Orlando artist Tina Foote's paintings reflect women in erotic situations.

ORLANDO – Adeline Rivera remembers that when she was growing up on Staten Island, she often had strange visions that haunted her.

“It started when I was about eight years old,” she said.  “I started having dreams that were coming true – which was freaky.”

When she turned 16, she sought out books on ghosts, the supernatural, and the paranormal, and discovered something interesting: the chapters on extrasensory perception, which involves receiving information not gathered from physical senses, but rather sensed within the mind.  Sometimes referred to as a sixth sense, Rivera recognized what she was reading about in herself.

“There are a lot of things about ESP that really opened my eyes,” she said.  “The more I read, the more I realized, ‘I could do that,’ and ‘I could do that.’ “

It wasn’t an easy thing to recognize, though.

“My mom was evangelical, and she kicked me out of her house when I was in high school,” Rivera said.  “I lived in my car for two years.”

Today, Rivera has a home in Orlando, where she reads people’s fortunes.

“It’s something I’ve been doing for 21 years,” she said.  “I use my crystal ball, or I have my set of Tarot cards, although a good reader doesn’t need anything.”

She has no bitter feelings about her past, calling it “life lessons. I’m self-sufficient now.”

She’s also ready to help others, including couples who want to improve their relationship.  That’s why Rivera attended the EroticBliss Party, held on Saturday at the Blissful Lotis boutique in downtown Orlando, where she told the fortunes of couples and individuals who wanted to know where their romantic life was headed.

“This is about generating intimacy between couples and keeping them alive,” Rivera said.  “You don’t have to fall into the doldrums of romance.”

Blissful Lotus, she said, is the ideal place for a celebration like this one.

“One of the things that keeps me coming back here is it’s a very positive environment,” Rivera said.  “In terms of single women, it helps them with their confidence levels.  It’s been very transformative for them.”

The EroticBliss Party was something else: an artistic night, and a celebration not just of erotica, but erotica as art.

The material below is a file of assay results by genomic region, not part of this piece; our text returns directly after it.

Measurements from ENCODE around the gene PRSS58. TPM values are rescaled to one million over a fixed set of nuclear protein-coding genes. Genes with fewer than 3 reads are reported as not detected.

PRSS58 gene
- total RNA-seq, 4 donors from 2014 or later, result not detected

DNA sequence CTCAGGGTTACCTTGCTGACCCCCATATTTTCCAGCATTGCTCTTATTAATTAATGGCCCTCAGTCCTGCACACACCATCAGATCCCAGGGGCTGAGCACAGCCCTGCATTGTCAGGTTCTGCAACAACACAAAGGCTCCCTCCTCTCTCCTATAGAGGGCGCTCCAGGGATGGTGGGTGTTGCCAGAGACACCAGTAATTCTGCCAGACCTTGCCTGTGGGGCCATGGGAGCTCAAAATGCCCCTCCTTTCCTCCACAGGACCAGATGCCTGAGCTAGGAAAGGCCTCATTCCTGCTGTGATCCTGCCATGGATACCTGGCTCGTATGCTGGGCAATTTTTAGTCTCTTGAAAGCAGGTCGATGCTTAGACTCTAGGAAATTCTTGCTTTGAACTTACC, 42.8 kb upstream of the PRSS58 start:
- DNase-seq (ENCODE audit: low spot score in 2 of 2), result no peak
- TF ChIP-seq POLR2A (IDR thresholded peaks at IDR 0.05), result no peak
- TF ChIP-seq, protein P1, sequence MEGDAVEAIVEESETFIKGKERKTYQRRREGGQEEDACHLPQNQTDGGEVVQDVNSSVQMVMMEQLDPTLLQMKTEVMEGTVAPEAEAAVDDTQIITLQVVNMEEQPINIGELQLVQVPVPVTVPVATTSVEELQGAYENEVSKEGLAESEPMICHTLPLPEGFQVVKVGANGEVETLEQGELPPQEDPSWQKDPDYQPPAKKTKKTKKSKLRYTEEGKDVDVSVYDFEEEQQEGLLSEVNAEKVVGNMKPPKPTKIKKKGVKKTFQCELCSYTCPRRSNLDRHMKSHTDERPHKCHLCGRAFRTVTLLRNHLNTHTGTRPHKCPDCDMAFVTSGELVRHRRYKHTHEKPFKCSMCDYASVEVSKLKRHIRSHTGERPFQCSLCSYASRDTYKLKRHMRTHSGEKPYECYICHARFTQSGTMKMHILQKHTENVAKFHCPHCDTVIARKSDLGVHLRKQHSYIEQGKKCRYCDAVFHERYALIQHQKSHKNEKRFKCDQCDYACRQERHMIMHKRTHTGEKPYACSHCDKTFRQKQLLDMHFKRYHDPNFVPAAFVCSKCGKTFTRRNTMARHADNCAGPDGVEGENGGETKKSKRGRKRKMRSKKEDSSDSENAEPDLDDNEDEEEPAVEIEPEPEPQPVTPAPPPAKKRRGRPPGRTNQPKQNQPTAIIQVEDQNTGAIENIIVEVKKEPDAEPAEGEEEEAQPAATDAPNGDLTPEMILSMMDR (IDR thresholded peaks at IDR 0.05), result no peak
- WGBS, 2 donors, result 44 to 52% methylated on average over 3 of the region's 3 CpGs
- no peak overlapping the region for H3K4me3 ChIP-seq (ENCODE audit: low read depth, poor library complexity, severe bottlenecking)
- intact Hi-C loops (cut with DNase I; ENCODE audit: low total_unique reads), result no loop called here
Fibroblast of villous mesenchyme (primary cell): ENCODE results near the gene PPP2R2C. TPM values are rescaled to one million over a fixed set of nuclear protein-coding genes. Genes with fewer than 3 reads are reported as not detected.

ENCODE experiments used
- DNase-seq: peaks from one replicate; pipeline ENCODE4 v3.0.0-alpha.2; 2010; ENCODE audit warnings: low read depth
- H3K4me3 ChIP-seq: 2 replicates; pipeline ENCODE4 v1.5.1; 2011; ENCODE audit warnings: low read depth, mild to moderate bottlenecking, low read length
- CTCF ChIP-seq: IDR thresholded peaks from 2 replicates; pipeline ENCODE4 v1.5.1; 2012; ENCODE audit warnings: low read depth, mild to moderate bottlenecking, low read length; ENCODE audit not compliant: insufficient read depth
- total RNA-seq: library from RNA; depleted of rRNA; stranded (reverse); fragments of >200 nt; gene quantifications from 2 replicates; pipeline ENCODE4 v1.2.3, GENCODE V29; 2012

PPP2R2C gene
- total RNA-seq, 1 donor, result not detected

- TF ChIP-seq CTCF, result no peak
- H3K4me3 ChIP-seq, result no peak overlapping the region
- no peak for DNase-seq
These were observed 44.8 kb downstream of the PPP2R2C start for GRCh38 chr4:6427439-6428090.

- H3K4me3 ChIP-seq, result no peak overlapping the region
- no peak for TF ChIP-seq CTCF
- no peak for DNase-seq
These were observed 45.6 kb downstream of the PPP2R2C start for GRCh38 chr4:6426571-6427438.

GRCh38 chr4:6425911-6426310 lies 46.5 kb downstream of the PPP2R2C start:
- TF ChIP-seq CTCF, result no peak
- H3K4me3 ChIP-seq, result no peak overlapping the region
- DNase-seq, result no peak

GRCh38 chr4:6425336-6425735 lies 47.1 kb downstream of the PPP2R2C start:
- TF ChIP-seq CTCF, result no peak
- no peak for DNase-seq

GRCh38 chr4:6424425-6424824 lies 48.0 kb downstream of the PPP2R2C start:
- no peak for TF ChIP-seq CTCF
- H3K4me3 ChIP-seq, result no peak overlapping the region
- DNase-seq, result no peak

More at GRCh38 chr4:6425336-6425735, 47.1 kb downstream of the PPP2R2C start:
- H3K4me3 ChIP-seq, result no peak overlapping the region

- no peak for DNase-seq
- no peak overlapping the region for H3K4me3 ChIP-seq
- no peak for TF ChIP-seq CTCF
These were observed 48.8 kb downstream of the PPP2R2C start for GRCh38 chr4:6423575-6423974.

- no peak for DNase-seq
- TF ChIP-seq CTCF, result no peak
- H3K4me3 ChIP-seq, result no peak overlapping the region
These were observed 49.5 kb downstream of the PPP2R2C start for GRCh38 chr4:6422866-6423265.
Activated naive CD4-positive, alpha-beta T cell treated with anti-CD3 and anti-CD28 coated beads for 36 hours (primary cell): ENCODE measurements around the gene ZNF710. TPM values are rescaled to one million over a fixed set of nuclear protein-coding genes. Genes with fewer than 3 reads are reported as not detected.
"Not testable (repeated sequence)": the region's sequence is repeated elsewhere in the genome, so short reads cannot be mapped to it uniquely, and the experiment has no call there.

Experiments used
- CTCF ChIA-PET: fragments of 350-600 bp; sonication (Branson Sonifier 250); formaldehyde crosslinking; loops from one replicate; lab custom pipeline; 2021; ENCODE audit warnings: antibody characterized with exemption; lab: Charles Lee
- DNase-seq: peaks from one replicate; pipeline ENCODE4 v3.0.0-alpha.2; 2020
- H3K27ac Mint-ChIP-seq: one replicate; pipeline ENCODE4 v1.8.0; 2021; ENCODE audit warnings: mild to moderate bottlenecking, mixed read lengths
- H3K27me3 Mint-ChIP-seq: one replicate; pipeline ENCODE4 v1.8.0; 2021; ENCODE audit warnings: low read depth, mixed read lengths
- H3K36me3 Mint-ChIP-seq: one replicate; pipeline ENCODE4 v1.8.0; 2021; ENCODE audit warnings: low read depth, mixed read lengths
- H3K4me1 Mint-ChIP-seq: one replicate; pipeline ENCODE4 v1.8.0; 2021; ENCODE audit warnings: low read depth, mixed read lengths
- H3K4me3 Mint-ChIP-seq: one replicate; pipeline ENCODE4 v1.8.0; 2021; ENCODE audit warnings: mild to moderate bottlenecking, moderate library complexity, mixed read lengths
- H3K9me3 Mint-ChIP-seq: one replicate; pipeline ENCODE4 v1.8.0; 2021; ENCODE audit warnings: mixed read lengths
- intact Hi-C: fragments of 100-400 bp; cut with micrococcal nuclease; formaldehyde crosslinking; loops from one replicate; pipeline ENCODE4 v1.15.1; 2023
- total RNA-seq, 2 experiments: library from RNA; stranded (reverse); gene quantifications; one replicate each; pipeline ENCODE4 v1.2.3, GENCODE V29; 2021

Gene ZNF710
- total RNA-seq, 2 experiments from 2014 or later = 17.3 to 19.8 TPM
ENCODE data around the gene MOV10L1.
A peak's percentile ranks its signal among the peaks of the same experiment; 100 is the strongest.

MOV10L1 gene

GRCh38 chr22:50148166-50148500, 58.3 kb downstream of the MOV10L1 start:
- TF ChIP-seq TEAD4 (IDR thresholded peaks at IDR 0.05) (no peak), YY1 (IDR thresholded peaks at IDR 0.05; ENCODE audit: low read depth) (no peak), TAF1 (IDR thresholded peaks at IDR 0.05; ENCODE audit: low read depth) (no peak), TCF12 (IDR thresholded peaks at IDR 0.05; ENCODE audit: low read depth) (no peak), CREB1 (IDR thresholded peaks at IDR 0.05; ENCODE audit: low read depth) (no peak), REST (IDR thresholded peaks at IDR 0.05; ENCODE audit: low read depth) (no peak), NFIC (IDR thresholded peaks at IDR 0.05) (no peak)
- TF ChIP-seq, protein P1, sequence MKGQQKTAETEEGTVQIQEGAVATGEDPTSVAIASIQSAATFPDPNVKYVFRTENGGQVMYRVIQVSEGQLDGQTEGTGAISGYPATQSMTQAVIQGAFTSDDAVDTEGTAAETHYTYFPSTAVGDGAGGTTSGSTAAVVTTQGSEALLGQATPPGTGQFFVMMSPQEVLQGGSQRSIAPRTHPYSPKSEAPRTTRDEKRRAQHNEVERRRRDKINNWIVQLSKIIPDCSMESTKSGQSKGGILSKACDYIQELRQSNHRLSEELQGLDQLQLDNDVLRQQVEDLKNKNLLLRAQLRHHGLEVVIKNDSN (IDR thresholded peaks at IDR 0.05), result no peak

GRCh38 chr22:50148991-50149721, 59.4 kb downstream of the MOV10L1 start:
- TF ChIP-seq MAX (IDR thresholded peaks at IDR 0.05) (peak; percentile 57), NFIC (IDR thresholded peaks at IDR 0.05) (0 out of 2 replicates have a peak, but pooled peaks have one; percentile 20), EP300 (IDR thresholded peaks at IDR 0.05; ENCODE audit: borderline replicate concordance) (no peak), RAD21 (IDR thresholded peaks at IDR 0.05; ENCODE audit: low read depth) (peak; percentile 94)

“This is a great way to start your Saturday night,” said Sean Ramsay, who operates the Blissful Lotus boutique along with his wife, Stacey Murphy. “This event goes from 8 o’clock to 11, and every couple of months we do this.”

The Blissful Lotus boutique hosts EroticBliss Parties that celebrate sensual art.

By 8:30 that night, the erotic boutique on Orange Avenue had attracted a large crowd of people who were there to drink wine, get their fortunes read, learn about Henna art, and check out the paintings on the wall by Orlando artist Tina Foote – a crowd that Murphy said exceeded their initial expectations.

“These events have been going really, really well,” she said.  “In October when we did this, we put a table outside because the crowd was overflowing.”

It was also a happy event for Foote, who said it gave her an opportunity to present her work to a larger audience.

“Right now I’m working mostly in pastel, and getting into oil paintings as well,” Foote said.  “All the paintings are sensual women, in emotional situations.  Some of them are erotic, and touch on erotic situations.”

But they’re not intended, Foote said, simply for shock value or to be controversial, but for self-reflection.

”For me, they are extremely therapeutic,” she said. “There’s a lot of bondage. It kind of reflects the limitations put on us, or that we put on ourselves. Most of the paintings have a lot of emotion behind them, sadness and fear. There are stories behind all of them.”

Foote was raised in Upstate New York, and moved to Orlando in 1997. She now has a studio in her home, and has shown her work at galleries in Tampa and Atlanta.

“I’ve been painting women since I was 14,” she said. “By painting women, I’m wanting to create more of a story.  Most of them are more emotion than erotic – but they always seem to lead into being erotic by nature.”

Her artwork, she added, is also a passion for her.

“I can’t live without it,” she said.  “I can’t breathe without it.  I have to get my thoughts and feelings out.”

It’s also, Murphy said, about countering galleries that prejudge art like this as being crude or offensive — and forget there are other people who disagree.  Blissful Lotus wants to be a forum for artists who often can’t get their works shown in more traditional galleries for censorship reasons.

“Our goal is to host artists who have very sensual and erotic art,” Murphy said, “and it’s been very popular. What’s unfortunate, though, with sensual and erotic art is there are some galleries that will not show it. Many of the artists want to have a place for shows, but don’t.”

To learn more, call the boutique at 407-704-3357, or log on to www.theBlissfulLotus.Blogspot.com. The shop is at 1810 N. Orange Ave. in downtown Orlando.

To get a Tarot card reading from Rivera, call her at 407-435-3767.

Contact us at FreelineOrlando@Gmail.com.